Forum Philosophicum: International Journal for Philosophy 12 (1):131-138 (2007)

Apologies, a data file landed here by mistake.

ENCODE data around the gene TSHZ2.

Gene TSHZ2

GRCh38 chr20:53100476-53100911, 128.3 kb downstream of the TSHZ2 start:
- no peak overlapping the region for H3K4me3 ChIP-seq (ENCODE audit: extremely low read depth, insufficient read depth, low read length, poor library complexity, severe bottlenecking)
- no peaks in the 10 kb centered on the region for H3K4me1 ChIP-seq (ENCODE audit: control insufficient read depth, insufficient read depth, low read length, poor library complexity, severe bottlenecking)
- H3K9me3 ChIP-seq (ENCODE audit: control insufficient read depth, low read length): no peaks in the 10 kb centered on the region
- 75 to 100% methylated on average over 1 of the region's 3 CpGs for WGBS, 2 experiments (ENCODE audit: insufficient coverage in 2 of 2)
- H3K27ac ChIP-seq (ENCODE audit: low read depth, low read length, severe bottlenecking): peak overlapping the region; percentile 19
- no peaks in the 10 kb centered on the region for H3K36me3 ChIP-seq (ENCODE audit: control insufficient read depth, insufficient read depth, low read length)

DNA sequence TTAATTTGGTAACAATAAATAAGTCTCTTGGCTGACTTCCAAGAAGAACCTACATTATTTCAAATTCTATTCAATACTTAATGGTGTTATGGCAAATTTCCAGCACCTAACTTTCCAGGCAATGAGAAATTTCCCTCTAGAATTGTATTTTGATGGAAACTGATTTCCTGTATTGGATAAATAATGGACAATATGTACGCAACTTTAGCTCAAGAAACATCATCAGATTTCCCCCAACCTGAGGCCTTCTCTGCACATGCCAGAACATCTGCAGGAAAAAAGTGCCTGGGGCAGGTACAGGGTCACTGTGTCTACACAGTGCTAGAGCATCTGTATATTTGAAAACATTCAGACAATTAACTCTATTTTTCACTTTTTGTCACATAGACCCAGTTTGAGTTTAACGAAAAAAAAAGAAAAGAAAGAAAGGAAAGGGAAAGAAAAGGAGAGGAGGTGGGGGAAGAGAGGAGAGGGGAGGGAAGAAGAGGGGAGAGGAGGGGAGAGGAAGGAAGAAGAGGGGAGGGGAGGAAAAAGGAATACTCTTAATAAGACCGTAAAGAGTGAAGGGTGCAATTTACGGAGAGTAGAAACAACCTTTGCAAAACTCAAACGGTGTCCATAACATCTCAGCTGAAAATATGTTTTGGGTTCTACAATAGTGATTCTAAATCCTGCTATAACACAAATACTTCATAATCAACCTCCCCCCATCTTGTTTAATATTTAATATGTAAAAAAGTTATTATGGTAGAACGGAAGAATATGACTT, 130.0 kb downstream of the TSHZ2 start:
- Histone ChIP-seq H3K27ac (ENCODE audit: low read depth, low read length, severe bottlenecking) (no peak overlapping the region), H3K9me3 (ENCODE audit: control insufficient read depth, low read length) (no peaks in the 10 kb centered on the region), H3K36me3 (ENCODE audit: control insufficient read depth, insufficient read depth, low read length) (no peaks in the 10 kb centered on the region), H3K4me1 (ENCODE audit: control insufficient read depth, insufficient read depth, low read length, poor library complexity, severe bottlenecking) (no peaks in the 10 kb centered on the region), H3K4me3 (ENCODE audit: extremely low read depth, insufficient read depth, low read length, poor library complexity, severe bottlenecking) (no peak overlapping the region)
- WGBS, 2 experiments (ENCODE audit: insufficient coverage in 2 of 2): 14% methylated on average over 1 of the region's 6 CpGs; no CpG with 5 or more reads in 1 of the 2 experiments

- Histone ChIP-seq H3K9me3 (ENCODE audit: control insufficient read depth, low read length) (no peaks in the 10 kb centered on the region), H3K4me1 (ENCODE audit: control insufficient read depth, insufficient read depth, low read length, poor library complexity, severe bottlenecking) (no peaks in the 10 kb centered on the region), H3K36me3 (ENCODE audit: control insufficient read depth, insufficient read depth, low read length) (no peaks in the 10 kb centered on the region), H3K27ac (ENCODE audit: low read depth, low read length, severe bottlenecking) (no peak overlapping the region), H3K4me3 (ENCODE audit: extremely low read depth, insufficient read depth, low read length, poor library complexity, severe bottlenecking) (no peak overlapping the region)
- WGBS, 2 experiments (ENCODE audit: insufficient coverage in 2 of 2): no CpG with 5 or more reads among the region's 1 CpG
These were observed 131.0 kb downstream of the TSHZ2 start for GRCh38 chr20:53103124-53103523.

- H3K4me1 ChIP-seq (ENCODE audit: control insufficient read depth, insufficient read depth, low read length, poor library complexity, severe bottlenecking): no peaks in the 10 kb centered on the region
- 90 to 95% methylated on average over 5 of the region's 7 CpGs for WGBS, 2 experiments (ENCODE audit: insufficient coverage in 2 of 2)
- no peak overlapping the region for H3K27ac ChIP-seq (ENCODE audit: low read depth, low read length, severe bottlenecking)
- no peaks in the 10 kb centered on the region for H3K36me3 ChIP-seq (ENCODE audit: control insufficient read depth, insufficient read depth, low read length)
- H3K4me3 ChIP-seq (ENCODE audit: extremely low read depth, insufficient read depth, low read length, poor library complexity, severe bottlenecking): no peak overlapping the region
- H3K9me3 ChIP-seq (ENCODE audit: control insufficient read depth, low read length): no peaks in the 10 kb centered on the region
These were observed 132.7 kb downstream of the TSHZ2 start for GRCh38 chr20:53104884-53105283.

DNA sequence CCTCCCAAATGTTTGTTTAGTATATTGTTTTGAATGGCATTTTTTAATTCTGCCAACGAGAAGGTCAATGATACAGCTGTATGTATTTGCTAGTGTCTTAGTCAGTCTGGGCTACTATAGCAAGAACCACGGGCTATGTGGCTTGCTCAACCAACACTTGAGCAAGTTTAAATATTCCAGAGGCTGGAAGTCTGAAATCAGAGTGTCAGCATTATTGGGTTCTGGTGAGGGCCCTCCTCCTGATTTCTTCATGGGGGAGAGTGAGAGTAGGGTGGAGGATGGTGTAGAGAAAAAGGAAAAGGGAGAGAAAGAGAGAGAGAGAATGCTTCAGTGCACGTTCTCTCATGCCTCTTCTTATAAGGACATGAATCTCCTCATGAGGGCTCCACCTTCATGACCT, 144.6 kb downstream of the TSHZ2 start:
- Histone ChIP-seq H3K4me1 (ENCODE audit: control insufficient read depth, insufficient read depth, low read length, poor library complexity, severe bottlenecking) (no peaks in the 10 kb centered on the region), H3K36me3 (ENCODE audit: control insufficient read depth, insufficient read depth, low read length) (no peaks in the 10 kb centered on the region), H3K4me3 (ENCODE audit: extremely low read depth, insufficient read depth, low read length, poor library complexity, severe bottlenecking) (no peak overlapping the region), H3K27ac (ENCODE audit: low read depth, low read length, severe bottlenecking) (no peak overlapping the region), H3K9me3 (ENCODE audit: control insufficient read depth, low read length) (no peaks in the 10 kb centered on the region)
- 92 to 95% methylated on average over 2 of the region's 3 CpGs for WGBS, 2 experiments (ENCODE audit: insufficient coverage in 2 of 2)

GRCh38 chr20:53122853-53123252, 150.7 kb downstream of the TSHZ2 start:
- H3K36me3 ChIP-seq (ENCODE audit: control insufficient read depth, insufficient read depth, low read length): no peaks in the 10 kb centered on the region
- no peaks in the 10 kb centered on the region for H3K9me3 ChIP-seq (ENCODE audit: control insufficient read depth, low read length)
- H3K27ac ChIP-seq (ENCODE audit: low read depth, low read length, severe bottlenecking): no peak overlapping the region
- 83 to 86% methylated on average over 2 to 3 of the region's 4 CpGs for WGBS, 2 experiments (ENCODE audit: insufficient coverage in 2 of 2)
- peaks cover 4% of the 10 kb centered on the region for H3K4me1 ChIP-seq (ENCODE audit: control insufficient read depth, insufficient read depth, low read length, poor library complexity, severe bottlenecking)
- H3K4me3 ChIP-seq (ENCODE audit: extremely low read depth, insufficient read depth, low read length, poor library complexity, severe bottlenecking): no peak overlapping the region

AbstractThe article presents the key problems relevant to the issue of “transcendent Action,” as Peirce calls it. The author focuses on the relation between “belief” and the “transcendentals:” unity, truth, goodness, and beauty, in their peculiar Peirceian context. He considers firstly “belief” in the sense of “an original impulse to act consistently, to have a definite intention” and, secondly, “Normative Science, which investigates the universal and necessary laws of the relation of Phenomena to Ends, that is, perhaps, to Truth, Right, and Beauty.” Finally, he considers Peirce's defense again two popular accusations: one on the part of the logicians which “confounds psychical truths with psychological truths,” and the second one regarding hedonism.
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